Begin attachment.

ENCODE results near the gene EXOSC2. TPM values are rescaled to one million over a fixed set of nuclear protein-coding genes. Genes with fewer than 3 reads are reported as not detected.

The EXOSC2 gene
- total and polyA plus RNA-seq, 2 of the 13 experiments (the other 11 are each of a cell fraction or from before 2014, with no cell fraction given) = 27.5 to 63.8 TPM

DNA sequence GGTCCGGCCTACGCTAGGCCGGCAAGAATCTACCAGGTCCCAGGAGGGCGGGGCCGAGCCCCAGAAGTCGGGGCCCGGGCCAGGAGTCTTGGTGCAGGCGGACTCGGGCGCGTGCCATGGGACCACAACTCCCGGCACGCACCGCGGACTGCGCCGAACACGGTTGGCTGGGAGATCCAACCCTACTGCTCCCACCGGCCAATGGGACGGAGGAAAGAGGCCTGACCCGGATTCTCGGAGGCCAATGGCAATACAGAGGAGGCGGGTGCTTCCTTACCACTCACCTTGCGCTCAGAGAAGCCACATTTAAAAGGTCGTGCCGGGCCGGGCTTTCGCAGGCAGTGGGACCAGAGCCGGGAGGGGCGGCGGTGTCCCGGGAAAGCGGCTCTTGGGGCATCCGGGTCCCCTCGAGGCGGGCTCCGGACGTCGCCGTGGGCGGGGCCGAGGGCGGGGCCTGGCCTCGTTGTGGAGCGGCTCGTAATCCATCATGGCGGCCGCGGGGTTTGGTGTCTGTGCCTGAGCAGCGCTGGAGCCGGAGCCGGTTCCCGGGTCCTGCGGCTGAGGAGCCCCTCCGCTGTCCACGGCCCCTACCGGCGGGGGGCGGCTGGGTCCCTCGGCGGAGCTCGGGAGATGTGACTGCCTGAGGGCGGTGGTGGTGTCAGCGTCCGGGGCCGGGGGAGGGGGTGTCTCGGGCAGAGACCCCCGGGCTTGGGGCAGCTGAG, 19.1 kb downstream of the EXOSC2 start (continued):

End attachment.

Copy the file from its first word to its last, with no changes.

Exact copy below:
ENCODE results near the gene EXOSC2. TPM values are rescaled to one million over a fixed set of nuclear protein-coding genes. Genes with fewer than 3 reads are reported as not detected.

The EXOSC2 gene
- total and polyA plus RNA-seq, 2 of the 13 experiments (the other 11 are each of a cell fraction or from before 2014, with no cell fraction given) = 27.5 to 63.8 TPM

DNA sequence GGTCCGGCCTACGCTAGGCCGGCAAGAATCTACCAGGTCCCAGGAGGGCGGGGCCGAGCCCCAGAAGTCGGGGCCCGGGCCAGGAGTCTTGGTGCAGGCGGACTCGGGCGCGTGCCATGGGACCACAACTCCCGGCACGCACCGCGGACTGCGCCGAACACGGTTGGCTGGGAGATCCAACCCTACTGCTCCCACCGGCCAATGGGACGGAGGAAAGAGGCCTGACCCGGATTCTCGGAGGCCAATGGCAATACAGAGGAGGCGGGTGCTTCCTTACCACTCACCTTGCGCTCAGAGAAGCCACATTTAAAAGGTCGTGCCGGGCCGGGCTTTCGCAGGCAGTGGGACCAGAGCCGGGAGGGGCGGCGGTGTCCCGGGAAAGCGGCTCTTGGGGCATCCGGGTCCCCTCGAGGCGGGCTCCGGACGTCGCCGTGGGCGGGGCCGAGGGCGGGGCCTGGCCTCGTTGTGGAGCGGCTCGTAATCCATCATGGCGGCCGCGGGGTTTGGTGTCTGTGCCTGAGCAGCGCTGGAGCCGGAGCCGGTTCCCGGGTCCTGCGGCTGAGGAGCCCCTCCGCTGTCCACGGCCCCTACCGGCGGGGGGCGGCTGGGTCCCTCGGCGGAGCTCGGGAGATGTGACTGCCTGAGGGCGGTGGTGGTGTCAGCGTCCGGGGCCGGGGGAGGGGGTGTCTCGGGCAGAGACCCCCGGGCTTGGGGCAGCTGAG, 19.1 kb downstream of the EXOSC2 start (continued):